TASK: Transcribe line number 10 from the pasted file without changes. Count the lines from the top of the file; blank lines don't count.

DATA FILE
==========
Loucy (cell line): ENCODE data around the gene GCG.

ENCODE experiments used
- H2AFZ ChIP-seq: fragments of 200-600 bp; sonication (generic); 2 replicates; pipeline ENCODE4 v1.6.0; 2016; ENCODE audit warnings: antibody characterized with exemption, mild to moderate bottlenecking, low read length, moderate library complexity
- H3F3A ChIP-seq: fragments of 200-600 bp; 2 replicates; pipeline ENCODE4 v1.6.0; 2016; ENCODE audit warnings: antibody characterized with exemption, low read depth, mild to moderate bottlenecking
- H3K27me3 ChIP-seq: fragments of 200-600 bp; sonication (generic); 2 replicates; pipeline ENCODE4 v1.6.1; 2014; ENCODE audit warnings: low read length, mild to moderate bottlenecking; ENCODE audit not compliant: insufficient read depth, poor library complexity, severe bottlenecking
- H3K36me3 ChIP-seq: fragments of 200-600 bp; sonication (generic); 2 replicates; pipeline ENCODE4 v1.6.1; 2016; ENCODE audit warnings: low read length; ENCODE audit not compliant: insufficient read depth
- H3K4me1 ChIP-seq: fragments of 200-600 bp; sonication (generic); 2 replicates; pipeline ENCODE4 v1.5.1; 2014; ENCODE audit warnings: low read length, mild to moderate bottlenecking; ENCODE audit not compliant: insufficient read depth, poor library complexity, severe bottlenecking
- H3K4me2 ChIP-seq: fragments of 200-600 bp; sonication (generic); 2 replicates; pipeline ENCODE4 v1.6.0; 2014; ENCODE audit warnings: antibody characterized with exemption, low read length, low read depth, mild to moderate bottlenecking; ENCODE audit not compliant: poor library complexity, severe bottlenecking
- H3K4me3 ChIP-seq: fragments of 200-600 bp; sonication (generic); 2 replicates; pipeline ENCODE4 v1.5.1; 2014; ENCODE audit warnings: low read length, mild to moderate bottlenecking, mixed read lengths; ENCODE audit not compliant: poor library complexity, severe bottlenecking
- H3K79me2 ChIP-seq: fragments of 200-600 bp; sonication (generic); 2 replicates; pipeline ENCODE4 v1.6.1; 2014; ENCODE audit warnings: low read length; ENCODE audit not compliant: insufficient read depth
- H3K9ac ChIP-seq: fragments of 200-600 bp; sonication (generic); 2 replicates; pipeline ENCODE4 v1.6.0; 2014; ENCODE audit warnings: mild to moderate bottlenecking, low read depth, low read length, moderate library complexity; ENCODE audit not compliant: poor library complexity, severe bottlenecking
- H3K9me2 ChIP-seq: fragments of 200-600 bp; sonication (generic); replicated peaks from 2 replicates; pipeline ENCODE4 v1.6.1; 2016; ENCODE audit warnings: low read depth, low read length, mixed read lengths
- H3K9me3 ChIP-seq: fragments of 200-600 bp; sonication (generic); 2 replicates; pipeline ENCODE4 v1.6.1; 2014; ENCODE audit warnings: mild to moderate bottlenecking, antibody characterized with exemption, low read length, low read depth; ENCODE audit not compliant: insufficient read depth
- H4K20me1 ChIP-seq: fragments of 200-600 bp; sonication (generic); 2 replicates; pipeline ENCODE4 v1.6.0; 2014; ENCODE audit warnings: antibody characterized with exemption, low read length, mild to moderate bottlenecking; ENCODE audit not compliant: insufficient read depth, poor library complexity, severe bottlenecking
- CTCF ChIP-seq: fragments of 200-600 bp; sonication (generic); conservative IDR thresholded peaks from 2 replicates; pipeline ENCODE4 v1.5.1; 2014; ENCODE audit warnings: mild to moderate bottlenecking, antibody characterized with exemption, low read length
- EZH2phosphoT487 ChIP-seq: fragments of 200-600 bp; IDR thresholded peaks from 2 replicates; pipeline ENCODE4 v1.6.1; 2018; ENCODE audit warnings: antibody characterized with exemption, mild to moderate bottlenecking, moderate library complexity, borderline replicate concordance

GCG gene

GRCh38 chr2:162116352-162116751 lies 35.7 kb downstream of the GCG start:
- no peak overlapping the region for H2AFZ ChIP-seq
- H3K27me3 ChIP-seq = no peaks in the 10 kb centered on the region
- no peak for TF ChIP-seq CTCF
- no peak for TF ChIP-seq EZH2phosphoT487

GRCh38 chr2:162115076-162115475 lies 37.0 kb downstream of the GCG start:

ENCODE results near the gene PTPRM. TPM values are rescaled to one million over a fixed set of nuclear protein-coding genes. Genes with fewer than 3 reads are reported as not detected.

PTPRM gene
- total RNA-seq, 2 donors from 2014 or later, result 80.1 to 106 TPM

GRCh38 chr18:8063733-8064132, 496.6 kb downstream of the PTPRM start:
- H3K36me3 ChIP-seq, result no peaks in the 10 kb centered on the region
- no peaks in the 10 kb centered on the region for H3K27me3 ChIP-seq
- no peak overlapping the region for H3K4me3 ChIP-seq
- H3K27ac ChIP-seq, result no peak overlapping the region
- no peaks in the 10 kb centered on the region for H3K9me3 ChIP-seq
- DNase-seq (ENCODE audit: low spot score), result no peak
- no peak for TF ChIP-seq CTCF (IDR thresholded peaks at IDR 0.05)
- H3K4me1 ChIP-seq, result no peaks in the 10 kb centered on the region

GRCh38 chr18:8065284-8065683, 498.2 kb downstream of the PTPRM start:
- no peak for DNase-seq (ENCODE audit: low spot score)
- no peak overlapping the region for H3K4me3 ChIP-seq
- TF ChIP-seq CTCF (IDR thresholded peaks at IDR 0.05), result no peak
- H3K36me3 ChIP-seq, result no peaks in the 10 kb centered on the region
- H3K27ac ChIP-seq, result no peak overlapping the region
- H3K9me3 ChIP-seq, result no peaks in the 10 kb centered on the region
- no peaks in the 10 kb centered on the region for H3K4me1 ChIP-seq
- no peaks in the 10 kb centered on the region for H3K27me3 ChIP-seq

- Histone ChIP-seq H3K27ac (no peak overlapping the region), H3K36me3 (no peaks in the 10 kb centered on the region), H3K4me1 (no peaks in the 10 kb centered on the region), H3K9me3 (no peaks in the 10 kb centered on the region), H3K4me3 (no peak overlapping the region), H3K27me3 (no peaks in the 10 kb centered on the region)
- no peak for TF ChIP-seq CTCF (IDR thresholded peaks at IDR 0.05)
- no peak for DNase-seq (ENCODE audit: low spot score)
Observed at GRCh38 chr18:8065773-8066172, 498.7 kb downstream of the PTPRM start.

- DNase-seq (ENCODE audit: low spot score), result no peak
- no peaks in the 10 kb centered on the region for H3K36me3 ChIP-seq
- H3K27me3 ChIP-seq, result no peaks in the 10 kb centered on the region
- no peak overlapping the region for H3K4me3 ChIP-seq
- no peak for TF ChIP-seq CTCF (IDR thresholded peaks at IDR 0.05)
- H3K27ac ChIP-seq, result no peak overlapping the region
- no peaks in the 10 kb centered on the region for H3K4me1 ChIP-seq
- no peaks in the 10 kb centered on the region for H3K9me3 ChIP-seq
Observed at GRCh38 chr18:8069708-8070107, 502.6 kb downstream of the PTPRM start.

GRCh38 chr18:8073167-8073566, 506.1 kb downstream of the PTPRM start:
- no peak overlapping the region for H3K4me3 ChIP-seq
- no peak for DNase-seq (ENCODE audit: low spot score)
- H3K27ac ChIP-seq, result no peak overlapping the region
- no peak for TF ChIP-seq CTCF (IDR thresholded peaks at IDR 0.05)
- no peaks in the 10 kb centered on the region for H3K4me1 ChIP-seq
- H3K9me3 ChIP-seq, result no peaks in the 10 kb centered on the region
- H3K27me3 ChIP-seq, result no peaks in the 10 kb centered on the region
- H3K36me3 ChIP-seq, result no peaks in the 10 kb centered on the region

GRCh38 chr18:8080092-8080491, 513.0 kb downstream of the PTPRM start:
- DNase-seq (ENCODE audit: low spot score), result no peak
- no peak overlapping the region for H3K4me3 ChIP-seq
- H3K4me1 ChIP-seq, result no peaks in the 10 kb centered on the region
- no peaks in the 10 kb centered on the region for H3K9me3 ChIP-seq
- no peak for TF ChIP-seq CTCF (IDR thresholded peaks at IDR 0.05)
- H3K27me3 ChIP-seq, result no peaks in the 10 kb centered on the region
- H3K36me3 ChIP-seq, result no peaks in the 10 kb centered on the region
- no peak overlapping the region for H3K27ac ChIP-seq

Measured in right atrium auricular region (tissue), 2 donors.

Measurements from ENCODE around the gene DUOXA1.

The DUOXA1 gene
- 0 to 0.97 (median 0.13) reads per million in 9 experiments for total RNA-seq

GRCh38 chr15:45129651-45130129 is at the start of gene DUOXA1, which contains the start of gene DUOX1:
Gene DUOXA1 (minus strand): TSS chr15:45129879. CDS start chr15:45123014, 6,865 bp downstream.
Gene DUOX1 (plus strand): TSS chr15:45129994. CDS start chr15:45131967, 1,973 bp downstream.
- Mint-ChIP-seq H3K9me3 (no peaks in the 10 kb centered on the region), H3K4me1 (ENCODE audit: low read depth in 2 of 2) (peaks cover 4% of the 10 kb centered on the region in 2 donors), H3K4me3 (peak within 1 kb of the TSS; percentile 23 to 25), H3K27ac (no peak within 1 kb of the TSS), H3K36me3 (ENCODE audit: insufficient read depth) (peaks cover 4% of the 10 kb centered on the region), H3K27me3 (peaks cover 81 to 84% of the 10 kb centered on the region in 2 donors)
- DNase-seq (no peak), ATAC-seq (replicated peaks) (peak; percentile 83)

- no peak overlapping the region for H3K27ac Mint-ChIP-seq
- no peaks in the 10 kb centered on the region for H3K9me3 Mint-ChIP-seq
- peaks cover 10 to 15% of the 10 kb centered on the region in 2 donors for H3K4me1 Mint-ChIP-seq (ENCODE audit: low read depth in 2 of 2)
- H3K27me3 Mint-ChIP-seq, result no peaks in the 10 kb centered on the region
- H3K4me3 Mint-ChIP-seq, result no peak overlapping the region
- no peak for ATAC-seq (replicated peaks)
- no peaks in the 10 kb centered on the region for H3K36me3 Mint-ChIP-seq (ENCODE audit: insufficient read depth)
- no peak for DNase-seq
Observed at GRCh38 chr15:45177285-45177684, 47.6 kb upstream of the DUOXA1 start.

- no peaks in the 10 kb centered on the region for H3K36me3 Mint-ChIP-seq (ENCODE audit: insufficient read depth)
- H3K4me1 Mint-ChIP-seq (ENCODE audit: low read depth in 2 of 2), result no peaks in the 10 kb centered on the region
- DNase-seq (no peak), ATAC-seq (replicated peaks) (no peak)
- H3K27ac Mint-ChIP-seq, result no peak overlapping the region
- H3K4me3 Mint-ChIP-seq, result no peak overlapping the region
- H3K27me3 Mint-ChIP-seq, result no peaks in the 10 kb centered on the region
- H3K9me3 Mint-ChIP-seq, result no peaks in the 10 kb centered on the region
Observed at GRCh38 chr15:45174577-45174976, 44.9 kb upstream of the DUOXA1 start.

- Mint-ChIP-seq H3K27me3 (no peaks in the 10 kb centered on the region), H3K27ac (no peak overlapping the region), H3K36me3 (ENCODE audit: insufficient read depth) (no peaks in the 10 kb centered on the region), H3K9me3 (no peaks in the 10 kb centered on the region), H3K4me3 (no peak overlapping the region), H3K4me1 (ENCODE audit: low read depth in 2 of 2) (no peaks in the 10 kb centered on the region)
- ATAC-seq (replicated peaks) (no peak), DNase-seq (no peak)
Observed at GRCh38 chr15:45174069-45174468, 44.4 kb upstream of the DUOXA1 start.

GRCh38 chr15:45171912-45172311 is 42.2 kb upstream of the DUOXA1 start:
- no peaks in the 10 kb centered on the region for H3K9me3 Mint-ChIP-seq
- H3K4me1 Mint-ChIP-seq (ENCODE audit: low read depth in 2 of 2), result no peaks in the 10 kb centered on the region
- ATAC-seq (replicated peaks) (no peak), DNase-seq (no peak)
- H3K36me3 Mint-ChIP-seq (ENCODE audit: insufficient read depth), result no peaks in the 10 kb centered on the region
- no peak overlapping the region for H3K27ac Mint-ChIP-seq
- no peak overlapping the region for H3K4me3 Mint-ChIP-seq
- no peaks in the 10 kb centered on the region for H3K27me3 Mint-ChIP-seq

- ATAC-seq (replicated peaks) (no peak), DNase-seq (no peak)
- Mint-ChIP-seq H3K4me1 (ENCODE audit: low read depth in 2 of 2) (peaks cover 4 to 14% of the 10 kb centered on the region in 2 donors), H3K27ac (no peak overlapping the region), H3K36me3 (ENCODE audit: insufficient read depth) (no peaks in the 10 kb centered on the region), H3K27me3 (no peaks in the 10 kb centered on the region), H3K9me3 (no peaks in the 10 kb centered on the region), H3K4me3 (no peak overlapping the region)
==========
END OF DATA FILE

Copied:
- H3K79me2 ChIP-seq: fragments of 200-600 bp; sonication (generic); 2 replicates; pipeline ENCODE4 v1.6.1; 2014; ENCODE audit warnings: low read length; ENCODE audit not compliant: insufficient read depth